Medicare Part D: Affordable Medication Plans
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Medicare recipients can receive prescription drug coverage through Medicare Part D. This protection will provide coverage for thousands of medications from pharmacies nationwide. We at Senior Market Agents Network can help you find the Part D coverage you need at an affordable cost.
What is Medicare Part D?
To millions of Americans, a critical aspect of their health care regimen is prescription medication. Unfortunately, Original Medicare (Parts A &B) doesn’t include Part D prescription coverage. Up until 2006, countless Medicare participants had to pay for their drugs with little or no help. That all changed with the creation of Medicare Part D.
Medicare Part D is prescription drug coverage for Medicare participants. It is a federal program managed through private insurance companies. Part D can reduce the cost of various drugs to much more affordable levels than their retail prices. Rather than paying triple digits for a prescription, Part D participants will likely only pay just a few dollars (or even $0) for most generics, and a modest share for many name-brand drugs. Rather than rely on your savings account to pay these costs, let Part D step in.
Who Qualifies for a Medicare Part D Plan?
Those who qualify for Part D Prescription Plans include:
- Medicare Part A and/or Part B coverage recipients
- Medicare Advantage (Part C) policyholders.
However, please note:
Certain plans are only available in certain areas. You must live in a Part D plan’s coverage to qualify.
Furthermore, to get a plan through your Medicare Advantage coverage, you likely will face a few other qualifications.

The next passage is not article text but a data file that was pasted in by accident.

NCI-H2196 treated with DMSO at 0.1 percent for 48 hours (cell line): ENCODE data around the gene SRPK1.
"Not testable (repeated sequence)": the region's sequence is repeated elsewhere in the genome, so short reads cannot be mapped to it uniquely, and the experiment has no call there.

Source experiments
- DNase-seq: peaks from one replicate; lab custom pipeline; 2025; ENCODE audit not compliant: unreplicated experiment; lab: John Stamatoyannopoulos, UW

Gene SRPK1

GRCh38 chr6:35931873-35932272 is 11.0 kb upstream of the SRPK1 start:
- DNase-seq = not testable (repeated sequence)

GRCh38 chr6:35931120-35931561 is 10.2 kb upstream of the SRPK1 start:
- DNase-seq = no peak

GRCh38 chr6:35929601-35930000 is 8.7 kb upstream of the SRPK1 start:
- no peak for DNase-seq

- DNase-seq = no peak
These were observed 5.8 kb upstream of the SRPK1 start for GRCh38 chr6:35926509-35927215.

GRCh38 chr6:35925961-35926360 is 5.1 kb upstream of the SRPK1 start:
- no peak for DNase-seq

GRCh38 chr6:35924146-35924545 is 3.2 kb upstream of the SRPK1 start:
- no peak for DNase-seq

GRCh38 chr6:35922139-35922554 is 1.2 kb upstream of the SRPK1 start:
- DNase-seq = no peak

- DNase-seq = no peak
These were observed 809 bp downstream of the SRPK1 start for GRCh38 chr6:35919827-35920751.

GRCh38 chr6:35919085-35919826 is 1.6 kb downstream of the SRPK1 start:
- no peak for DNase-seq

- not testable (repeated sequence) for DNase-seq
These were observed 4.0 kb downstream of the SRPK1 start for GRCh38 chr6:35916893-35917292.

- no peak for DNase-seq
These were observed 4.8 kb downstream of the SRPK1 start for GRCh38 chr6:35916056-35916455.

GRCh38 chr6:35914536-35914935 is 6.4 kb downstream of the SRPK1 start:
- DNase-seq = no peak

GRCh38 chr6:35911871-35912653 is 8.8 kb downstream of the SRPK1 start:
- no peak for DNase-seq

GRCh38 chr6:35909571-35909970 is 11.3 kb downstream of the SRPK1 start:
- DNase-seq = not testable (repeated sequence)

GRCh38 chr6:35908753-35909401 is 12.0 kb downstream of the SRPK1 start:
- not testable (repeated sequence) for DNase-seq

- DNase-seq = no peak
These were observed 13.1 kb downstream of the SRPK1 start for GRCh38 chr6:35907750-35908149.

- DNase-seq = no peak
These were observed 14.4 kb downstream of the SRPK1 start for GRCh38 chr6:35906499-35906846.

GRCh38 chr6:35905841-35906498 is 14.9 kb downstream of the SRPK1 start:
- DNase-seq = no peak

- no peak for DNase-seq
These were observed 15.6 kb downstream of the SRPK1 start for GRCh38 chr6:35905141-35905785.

- You must live in the service area of the Part C plan.
- You must have both Part A & Part B coverage on the plan already.
- You cannot have end-stage renal disease in most cases.
- Some Medicare Advantage plans do not include or offer prescription coverage.
Check with your agent to determine your eligibility for a Part D plan.
When can I enroll in Medicare Part D?
Most people qualify for Medicare Part A & Part B upon turning 65 years old. However, since this coverage usually doesn’t include prescriptions, you’ll have to follow a more specific process to get Part D coverage.
- You generally should get coverage during your initial enrollment period (IEP) for Part D. This is the 7-month period around your 65th birthday when you first become eligible for Medicare itself. This is three months before your birthday, the month of your birthday and three months after your birthday.
- If you don’t enroll when you first become Medicare-eligible, you can also enroll during the annual election period (AEP). This period occurs annually from Oct. 15 to Dec. 7. You can use this period to enroll in Part D coverage, change or cancel your plan, or enroll in a Medicare Advantage prescription plan.
Keep in mind, if you do not enroll in Part D coverage when you first become eligible, you might have to pay a later enrollment penalty. Therefore, it’s almost always best to get covered when you first qualify for Medicare.